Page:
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  • Spontaneous Cognition and Epistemic Agency in the Cognitive Niche.Regina E. Fabry - 2018 - Frontiers in Psychology 9:351126.
    According to Thomas Metzinger, many human cognitive processes in the waking state are spontaneous and are deprived of the experience of epistemic agency. He considers mind wandering as a paradigm example of our recurring loss of epistemic agency. I will enrich this view by extending the scope of the concept of epistemic agency to include cases of depressive rumination and creative cognition, which are additional types of spontaneous cognition. Like mind wandering, they are characterized by unique phenomenal and functional properties (...)
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  • Profiles of animal consciousness: A species-sensitive, two-tier account to quality and distribution.Leonard Dung & Albert Newen - 2023 - Cognition 235 (C):105409.
    The science of animal consciousness investigates (i) which animal species are conscious (the distribution question) and (ii) how conscious experience differs in detail between species (the quality question). We propose a framework which clearly distinguishes both questions and tackles both of them. This two-tier account distinguishes consciousness along ten dimensions and suggests cognitive capacities which serve as distinct operationalizations for each dimension. The two-tier account achieves three valuable aims: First, it separates strong and weak indicators of the presence of consciousness. (...)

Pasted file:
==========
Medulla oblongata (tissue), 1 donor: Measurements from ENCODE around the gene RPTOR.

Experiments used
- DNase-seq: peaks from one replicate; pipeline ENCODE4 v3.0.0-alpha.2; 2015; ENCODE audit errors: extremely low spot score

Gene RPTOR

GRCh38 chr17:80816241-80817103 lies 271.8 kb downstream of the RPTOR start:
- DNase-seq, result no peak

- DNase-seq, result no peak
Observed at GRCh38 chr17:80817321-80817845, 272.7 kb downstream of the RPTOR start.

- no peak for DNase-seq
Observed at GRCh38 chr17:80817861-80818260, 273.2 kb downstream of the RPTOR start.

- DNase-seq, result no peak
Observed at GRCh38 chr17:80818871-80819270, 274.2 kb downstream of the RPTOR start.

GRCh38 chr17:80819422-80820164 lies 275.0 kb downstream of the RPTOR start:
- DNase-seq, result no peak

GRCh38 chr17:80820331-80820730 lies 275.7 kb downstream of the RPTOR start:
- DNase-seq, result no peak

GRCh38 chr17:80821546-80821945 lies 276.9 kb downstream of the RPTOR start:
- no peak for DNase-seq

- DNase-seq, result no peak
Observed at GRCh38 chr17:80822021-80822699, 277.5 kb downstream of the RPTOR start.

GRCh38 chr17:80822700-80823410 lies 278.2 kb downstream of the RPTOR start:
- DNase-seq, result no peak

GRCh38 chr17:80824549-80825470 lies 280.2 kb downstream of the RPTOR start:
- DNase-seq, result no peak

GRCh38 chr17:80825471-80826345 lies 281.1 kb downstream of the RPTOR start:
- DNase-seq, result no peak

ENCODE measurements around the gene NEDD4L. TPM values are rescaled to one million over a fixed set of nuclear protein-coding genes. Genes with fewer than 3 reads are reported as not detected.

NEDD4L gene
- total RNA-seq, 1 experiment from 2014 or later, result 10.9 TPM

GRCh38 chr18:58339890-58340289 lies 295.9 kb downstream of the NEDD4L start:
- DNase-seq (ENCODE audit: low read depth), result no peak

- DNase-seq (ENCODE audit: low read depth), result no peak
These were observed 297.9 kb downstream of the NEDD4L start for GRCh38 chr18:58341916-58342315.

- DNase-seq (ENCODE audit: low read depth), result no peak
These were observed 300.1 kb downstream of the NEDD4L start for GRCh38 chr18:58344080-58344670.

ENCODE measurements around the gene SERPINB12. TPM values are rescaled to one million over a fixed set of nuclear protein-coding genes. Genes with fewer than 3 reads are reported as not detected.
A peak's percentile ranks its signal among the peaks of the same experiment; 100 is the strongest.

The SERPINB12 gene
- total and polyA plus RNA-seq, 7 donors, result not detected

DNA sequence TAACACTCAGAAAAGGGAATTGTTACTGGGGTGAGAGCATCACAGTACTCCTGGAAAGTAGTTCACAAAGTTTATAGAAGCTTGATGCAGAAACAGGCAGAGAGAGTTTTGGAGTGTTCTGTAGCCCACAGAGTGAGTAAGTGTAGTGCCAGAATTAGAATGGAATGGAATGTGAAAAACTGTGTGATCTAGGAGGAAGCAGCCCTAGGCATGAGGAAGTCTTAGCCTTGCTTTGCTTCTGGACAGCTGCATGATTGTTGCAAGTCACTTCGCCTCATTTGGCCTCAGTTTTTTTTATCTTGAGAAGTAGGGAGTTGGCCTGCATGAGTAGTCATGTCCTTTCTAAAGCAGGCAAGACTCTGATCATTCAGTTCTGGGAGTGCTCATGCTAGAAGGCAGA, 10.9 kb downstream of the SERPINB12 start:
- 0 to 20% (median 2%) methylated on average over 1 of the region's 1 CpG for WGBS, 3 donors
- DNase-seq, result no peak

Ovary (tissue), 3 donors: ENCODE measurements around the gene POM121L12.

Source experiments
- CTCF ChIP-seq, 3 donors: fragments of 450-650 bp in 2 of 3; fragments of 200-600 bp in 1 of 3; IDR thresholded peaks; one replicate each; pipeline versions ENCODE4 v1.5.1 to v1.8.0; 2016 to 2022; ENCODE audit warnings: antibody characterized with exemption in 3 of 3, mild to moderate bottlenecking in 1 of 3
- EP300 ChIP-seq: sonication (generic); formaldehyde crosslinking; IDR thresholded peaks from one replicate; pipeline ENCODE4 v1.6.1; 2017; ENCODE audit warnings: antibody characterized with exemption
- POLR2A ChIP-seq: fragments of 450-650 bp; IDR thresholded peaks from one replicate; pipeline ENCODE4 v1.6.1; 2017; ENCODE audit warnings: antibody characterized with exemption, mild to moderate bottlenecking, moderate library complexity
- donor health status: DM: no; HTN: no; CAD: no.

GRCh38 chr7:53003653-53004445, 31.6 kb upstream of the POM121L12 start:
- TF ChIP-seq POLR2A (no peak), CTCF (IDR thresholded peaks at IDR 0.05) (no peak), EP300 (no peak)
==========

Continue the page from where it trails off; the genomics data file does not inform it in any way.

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  • Commentary: M-Autonomy.Krzysztof Dołȩga - 2018 - Frontiers in Psychology 9.
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  • How to Analyze (Intentional) Consciousness in Terms of Meta-Belief and Temporal Awareness.Christian Beyer - 2018 - Frontiers in Psychology 9.
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  • Intentional mind-wandering as intentional omission: the surrealist method.Santiago Arango-Muñoz & Juan Pablo Bermúdez - 2021 - Synthese 199 (3-4):7727-7748.
    Mind-wandering seems to be paradigmatically unintentional. However, experimental findings have yielded the paradoxical result that mind-wandering can also be intentional. In this paper, we first present the paradox of intentional mind-wandering and then explain intentional mind-wandering as the intentional omission to control one’s own thoughts. Finally, we present the surrealist method for artistic production to illustrate how intentional omission of control over thoughts can be deployed towards creative endeavors.
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  • Real Virtuality: A Code of Ethical Conduct. Recommendations for Good Scientific Practice and the Consumers of VR-Technology.Michael Madary & Thomas Metzinger - 2016 - Frontiers in Robotics and AI 3:1-23.
    The goal of this article is to present a first list of ethical concerns that may arise from research and personal use of virtual reality (VR) and related technology, and to offer concrete recommendations for minimizing those risks. Many of the recommendations call for focused research initiatives. In the first part of the article, we discuss the relevant evidence from psychology that motivates our concerns. In Section “Plasticity in the Human Mind,” we cover some of the main results suggesting that (...)